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Non-compliance with Antihypertensive Medications Comes with a Price

High adherence to anti-hypertensive medication therapy lowers risk of cardiovascular disease!

Hypertension is a significant risk factor for cardiovascular disease (CVD). Is compliance with prescribed anti-hypertenrsive medication regimens beneficial to lower CVD risk? Italian investigators followed almost 19,000 hypertensive patients without CVD at baseline for almost five years in an attempt to answer this question. They found those with high adherence had 38% lower risk for CVD compared to lower adherence. This study examined medications as the agent for anti-hypertensive therapy. Regular physical activity, ideal weight, a healthy, low-sodium diet and less stress may reduce or eliminate the need for these medications as well.

PositiveTip: If you are on medications for hypertension, take them regularly as prescribe to lower your risk of CVD.

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Poor Sleep Associated With Higher Blood Pressure

Your beauty rest may help reduce your blood pressure!

Can reduced sleep time or poor quality sleep increase blood pressure? Researchers have analyzed the associations between sleep behavior and BP in more than 500 adults in mid-life. After adjusting for confounders, short sleep hours predicted significantly increased odds of hypertension over 5 years. Lower sleep duration predicted higher systolic and diastolic BP.

PositiveTip: Getting adequate sleep every night may help lower your blood pressure. Remember: sleep is even easier than exercise!

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Sodium Restriction Helps Resistant Hypertension

Got resistant hypertension? Maybe you should shun the salt shaker!

Resistant hypertension--elevated high blood pressure despite the use of three or more antihypetensive medications--is fairly common, and frustrating to both patient and physician. A small, randomized crossover trial of 12 such patents has demonstrated the effectiveness of a low-sodium diet. The low sodium diet had only 1/2 teaspoon of salt, and the high sodium diet contained 7.5 teaspoons of salt. Systolic and diastolic pressures were significantly lowered by 22.7 mmHg and 9.1 mmHG, respectively, while on the low-sodium diet.

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Modifiable Lifestyle Factors Prevent Most Hypertension

Seventy-eight percent of all hypertension could be prevented with the adoption of 6 protective factors!

With so much attention on healthcare reform, perhaps we ought to focus on personal lifestyle reform! The Nurses' Health Study has yet again yielded evidence in favor of a healthy lifestyle. Almost 84,000 women were followed for 14 years. Those who had the lowest risk of hypertension were those who followed basic modifiable risk factors such as body mass index (BMI) of less than 25, 30 minutes of vigorous exercise per day, compliance with the DASH diet, low use of non-narcotic pain meds, and intake of 400 microg/day of folic acid. Interestingly, the risk for hypertension was 5 times higher in women who were obese compared to those with normal BMI.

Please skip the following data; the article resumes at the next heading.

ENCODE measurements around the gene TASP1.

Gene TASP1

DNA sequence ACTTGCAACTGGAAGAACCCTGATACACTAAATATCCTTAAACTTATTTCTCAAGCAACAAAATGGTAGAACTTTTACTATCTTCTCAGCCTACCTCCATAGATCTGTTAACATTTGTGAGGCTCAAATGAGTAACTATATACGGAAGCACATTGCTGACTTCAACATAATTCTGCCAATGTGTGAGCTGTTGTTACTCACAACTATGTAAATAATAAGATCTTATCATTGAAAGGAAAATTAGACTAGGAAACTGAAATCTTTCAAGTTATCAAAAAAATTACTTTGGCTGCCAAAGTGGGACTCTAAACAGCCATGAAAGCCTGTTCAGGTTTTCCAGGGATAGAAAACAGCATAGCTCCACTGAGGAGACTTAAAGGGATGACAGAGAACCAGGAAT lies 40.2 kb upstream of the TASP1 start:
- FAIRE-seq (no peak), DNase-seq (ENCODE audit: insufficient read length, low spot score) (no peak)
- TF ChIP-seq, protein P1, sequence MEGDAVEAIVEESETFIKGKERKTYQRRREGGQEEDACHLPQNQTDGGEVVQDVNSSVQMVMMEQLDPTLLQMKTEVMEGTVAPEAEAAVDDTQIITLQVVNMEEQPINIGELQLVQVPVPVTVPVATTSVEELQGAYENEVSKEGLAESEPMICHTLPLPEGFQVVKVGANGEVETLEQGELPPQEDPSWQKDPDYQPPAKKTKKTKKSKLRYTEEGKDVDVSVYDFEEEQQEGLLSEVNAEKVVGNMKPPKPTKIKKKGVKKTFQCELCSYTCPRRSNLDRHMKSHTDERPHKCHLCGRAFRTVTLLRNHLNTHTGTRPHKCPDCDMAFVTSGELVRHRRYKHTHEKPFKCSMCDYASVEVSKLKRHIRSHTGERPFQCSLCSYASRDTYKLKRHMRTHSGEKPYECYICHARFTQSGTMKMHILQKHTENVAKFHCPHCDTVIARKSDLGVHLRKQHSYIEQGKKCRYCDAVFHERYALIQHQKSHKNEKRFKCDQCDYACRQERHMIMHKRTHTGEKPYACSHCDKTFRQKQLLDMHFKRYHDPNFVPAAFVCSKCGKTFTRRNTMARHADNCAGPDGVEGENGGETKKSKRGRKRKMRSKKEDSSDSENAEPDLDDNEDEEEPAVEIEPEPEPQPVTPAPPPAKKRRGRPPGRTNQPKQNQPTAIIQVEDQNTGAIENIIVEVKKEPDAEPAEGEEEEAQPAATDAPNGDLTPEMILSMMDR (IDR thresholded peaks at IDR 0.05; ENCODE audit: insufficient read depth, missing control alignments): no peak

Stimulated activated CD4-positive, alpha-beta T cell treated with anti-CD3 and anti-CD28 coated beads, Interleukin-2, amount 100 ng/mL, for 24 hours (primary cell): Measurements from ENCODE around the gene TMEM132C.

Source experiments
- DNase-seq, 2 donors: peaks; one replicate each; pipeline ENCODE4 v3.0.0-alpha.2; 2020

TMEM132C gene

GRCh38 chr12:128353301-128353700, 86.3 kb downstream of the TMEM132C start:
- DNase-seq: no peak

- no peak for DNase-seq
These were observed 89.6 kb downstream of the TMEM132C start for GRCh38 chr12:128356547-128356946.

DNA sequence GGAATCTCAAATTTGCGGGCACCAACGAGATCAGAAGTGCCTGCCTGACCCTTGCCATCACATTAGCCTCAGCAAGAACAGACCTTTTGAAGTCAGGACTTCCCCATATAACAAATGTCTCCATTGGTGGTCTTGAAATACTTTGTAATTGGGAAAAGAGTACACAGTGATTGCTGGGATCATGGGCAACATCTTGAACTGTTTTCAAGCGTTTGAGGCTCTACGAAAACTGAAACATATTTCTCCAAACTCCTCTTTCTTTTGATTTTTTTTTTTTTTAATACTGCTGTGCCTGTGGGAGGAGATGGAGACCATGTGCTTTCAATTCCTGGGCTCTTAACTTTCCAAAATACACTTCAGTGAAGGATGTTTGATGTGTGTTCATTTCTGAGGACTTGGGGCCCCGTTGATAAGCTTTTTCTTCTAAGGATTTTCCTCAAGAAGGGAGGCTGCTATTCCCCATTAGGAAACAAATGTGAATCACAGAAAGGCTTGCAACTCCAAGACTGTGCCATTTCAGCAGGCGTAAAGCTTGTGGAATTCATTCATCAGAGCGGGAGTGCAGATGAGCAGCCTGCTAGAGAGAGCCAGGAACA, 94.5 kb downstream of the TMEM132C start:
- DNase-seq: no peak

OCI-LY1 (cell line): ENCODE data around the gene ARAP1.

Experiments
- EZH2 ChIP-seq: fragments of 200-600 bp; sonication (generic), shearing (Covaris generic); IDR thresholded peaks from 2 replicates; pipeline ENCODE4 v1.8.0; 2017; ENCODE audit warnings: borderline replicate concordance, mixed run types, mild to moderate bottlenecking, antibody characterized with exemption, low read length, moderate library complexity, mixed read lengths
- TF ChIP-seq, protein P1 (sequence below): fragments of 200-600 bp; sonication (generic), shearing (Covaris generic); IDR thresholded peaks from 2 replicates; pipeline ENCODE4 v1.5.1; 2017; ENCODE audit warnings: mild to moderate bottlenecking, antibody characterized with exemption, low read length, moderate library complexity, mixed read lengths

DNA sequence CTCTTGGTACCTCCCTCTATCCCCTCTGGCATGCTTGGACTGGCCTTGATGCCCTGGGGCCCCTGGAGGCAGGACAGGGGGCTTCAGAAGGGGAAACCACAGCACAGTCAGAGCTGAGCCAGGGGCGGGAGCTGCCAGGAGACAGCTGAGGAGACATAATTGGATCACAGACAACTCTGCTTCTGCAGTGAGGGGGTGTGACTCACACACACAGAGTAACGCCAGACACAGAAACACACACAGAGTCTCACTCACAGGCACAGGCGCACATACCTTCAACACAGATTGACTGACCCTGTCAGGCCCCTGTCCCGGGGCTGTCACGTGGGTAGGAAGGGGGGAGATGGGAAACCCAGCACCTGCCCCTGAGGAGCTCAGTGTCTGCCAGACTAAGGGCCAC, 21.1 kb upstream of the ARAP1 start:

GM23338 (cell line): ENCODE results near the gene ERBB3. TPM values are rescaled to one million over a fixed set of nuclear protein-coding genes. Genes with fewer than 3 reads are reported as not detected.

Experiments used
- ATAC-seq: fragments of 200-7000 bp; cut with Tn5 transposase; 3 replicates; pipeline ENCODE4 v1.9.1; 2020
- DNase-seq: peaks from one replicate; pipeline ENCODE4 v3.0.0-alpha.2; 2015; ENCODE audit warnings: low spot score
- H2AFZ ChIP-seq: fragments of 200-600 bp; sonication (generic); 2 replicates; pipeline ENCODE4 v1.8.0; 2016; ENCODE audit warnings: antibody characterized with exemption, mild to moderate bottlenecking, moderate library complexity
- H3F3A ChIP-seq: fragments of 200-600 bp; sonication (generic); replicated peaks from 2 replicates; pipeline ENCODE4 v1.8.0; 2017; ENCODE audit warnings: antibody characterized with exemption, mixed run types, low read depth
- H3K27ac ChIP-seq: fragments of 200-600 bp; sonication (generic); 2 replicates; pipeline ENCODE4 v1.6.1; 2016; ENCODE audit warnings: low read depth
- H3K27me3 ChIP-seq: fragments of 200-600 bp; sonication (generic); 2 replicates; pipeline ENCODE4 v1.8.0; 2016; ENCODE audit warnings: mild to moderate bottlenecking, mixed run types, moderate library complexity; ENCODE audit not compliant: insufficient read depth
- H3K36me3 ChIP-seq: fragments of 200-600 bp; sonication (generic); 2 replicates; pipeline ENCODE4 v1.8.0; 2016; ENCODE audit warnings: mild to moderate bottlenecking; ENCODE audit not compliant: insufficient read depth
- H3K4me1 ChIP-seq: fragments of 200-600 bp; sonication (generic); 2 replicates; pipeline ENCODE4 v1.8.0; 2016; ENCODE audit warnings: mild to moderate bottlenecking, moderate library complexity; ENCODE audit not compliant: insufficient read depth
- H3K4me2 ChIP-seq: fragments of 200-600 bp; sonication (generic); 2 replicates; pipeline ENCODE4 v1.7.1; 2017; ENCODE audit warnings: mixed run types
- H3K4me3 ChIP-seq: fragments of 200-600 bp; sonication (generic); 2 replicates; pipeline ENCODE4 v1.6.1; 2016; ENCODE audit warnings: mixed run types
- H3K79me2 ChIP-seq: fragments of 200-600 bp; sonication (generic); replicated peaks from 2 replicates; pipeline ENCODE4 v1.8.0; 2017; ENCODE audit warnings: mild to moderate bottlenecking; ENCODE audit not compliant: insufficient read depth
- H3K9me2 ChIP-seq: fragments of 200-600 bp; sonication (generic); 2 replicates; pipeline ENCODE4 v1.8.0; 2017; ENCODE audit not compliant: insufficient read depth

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So Much for So Little

Get moving to live a longer and better life!

If people would simply start a walking program of at least 30+ minutes of brisk walking daily beginners: start slower, work up, and break it up into 15 minute sessions), they could positively impact their own health. Many research reports show that compared to sedentary persons, those who exercise regularly have a:

  • 45% reduced risk of cancer
  • 60% reduced risk of diabetes
  • 48% reduced risk of heart disease
  • 62-65% reduced risk of hip fractures
  • 68% fewer strokes
  • 57% decreased rate of developing high blood pressure
  • 34% decreased risk of catching a cold
PositiveTip: Wow! That's a huge benefit for a small investment in physical activity.



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Short Sleep Tends to Promote Hypertension

Turning out the lights earlier may protect you from hypertension.

Observational studies have reported an association between short sleep patterns and hypertension. Now a report comes from the Coronary Artery Risk Development in Young Adults (CARDIA) cohort study finding shorter sleep duration and lower sleep maintenance (an indicator of the quality of sleep) predicted significantly higher systolic and diastolic blood pressure levels. Those taking hypertensive medications were excluded, and results were adjusted for age, race, and sex. Research is needed to determine if more sleep would effectively treat hypertension.

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Good News, Bad News!

Americans are doing better at controlling cardiovascular disease, but not diabetes.

Analysis of Americans between 40 and 85 years of age reveals that between 1999 and 2006 the prevalence of hypertension, coronary heart disease and stroke remained stable, but diabetes rose 2%. Significant improvements were found in control of blood pressure, glycosylated hemoglobin (HbA1c) levels, and total cholesterol. However, gaps between white and nonwhite patients did not change, although they were smaller after age 65 when universal Medicare insurance begins.